from the Spring 2003 Saxifrage student literary magazine
I Am and This Is
I believe titles can make or break a poem
the way purple shoes can ruin the most
impressive prom dress.
I believe that my generation smells different
than your generation.
Maybe more synthetic;
more toxic chemicals in our apple peels.
I believe in people who can extract
my whole-body-shaking percussive laughter.
I believe in sucking the life out of
a ripe mango.
I believe my guitar speaks to me in my first
my fingers can do nothing but
answer in harmony.
I believe the embodiment of life can come
a combination of flour, water,
yeast, and heat.
I believe that the little rolls of fat on
are absolutely necessary for the well-being
I believe I would wear droplets of water
in place of diamonds--if I ever wore diamonds.
I believe women who have quantities of fun
on the color of their hair are
just fooling themselves.
I believe in the raging, roaring powers of
I believe I would rather unglue the seeing
parts of my eyes
than spill tears for attention.
I believe that escaping from the straitjacket
of sleep and blankets
is impossible at 8 a.m.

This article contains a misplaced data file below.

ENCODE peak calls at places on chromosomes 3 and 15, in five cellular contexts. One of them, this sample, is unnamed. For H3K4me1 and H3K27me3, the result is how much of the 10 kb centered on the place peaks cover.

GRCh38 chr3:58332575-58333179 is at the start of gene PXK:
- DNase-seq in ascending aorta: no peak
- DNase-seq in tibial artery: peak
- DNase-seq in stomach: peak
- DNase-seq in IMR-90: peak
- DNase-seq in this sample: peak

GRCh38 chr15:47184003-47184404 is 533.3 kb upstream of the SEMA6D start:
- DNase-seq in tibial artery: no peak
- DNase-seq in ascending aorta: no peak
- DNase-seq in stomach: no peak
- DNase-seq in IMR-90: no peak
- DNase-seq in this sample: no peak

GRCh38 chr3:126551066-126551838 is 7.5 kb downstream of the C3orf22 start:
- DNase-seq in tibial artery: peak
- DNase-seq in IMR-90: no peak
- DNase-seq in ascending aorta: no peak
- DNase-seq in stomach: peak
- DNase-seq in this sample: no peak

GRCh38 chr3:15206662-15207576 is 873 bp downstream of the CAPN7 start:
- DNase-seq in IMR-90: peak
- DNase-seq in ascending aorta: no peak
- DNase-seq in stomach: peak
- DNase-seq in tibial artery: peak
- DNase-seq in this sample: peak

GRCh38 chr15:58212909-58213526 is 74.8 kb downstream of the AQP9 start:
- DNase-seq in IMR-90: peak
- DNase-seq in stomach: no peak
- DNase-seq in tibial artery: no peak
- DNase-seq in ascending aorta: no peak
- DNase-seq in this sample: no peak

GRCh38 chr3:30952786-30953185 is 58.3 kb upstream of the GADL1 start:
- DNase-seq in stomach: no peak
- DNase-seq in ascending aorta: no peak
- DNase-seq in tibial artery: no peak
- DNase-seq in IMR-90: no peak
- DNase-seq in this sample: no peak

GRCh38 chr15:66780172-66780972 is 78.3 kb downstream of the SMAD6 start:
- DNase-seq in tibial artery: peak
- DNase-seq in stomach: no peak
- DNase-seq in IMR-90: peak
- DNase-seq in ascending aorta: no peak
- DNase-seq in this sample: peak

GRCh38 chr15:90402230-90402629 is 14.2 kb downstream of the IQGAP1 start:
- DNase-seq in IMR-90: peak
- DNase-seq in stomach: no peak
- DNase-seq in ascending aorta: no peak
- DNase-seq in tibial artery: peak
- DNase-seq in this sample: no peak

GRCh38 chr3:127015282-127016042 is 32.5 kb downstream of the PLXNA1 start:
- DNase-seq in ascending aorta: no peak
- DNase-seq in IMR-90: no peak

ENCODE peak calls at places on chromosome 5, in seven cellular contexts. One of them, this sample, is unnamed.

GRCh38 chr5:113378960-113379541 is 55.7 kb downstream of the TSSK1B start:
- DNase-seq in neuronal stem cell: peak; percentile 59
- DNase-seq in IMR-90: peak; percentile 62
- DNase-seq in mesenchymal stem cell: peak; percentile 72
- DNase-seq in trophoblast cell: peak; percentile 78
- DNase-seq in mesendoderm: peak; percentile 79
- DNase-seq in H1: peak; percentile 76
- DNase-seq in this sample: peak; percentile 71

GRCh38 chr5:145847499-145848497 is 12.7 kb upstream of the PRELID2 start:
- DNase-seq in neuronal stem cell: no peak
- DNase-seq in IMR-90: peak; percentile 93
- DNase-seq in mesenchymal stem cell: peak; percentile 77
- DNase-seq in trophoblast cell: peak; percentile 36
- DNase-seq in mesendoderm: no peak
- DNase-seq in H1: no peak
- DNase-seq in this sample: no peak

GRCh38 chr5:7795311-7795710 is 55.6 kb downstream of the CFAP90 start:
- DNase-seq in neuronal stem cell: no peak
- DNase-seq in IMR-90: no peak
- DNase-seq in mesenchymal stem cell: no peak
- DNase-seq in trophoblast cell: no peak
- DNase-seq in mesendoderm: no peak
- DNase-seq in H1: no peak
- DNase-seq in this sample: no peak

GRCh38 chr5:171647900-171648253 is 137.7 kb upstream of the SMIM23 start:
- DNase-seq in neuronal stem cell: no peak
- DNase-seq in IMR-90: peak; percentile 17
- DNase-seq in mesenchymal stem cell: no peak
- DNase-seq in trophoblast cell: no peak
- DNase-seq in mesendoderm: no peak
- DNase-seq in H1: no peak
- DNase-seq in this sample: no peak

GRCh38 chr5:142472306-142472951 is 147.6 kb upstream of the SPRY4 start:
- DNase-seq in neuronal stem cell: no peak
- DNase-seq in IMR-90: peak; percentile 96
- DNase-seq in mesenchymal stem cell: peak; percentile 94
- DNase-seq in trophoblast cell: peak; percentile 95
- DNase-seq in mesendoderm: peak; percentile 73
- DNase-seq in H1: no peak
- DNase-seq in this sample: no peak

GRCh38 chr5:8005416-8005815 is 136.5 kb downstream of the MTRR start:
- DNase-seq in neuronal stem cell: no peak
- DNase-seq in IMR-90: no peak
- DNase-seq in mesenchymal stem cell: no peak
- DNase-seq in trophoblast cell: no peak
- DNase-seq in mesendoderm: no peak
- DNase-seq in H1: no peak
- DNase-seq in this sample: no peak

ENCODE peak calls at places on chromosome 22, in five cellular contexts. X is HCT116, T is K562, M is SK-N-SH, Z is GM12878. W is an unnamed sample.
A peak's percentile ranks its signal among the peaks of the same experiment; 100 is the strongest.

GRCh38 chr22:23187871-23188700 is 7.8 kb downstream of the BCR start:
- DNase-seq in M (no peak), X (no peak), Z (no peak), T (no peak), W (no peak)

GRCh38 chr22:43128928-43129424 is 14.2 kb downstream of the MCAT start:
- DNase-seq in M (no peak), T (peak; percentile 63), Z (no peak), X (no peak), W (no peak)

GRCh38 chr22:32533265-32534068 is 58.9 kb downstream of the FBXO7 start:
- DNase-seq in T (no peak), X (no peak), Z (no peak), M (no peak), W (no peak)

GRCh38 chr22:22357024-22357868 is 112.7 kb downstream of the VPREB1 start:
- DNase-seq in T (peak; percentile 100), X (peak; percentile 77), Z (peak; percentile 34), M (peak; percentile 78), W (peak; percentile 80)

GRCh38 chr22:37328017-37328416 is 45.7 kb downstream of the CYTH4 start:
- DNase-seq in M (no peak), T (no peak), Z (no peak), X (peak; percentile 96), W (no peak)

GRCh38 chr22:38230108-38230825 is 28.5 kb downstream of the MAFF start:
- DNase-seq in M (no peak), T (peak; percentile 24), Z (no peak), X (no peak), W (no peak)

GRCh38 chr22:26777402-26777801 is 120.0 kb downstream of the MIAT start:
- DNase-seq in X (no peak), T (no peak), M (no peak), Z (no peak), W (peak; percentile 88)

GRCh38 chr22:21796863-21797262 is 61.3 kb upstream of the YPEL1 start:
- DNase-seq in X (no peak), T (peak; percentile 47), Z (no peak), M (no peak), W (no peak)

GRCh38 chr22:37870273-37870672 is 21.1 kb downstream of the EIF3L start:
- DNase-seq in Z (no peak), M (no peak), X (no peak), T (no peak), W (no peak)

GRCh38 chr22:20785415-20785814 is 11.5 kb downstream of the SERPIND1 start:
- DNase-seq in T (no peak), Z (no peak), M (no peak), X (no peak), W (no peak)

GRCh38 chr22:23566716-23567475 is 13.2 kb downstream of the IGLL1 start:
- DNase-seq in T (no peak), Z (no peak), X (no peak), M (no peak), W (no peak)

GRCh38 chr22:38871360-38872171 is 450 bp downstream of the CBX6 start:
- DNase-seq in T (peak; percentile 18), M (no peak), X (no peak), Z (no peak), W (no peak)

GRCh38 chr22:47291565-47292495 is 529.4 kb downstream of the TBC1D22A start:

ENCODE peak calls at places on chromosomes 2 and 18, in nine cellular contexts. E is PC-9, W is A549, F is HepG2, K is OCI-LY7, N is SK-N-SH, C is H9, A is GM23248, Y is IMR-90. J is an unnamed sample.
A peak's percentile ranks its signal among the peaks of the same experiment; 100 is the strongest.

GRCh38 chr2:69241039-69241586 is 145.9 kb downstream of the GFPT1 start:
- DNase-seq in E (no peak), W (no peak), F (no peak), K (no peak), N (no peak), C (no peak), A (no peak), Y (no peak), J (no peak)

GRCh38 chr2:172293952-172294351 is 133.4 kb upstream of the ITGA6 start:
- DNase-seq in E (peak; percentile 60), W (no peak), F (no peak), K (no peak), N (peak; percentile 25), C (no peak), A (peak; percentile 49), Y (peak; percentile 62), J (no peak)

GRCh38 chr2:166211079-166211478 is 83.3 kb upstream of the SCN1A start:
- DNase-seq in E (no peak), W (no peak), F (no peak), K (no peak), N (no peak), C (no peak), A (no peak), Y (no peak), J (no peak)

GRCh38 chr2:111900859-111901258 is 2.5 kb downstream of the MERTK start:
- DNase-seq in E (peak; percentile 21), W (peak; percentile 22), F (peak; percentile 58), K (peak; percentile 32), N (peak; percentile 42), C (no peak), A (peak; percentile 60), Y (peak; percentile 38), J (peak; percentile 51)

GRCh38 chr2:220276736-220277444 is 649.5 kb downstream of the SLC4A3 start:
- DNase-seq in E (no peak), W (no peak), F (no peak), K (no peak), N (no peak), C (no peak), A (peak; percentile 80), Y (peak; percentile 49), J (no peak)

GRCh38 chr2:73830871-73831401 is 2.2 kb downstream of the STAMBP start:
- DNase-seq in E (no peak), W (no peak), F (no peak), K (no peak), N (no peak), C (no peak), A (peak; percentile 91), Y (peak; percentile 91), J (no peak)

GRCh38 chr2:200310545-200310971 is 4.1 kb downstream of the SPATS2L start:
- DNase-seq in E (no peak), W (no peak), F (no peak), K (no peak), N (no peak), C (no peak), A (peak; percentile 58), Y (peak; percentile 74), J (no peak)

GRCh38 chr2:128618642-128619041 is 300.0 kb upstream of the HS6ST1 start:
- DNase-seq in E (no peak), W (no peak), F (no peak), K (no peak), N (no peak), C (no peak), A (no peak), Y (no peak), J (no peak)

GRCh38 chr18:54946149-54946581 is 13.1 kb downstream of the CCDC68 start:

I believe that everything in life
can be laid out specifically
in an outline with
4 main points.
I believe in holding a saltwater stick in
writing cryptic sentences
in the sand.
I believe in heading down highways
between red rock
and tall trees until
you get to the point
where the earth
and the ocean meet.
This poem is going
I believe you’ll find me
Love, the Gulf of Mexico
Even over this great distance,
your waters flow into me,
filling a part of me
that was never empty
you add to me.
Our waters commingling
make me complete.
From a place of cool white snow
you are fresh and different
You feel clean and crisp
compared to my warm salty body
that doesn’t know the chilled calm of winter.
We seem so much alike,
but you’re a spring fed, freshwater lake,
and I’m a big saltwater Gulf.
You’re so petite, pristine, and perfect,
and I’m just a glorified bay whose waters are never still.
Still you add to me
through the waters of the Mississippi.
You don’t ask for anything in return.
I wish I could give like you.
The river only flows one way,
but at its mouth
where we meet,
we are one.
The Gulf of Mexico
professor Joanne Lisosky shares African tales from her sabbatical.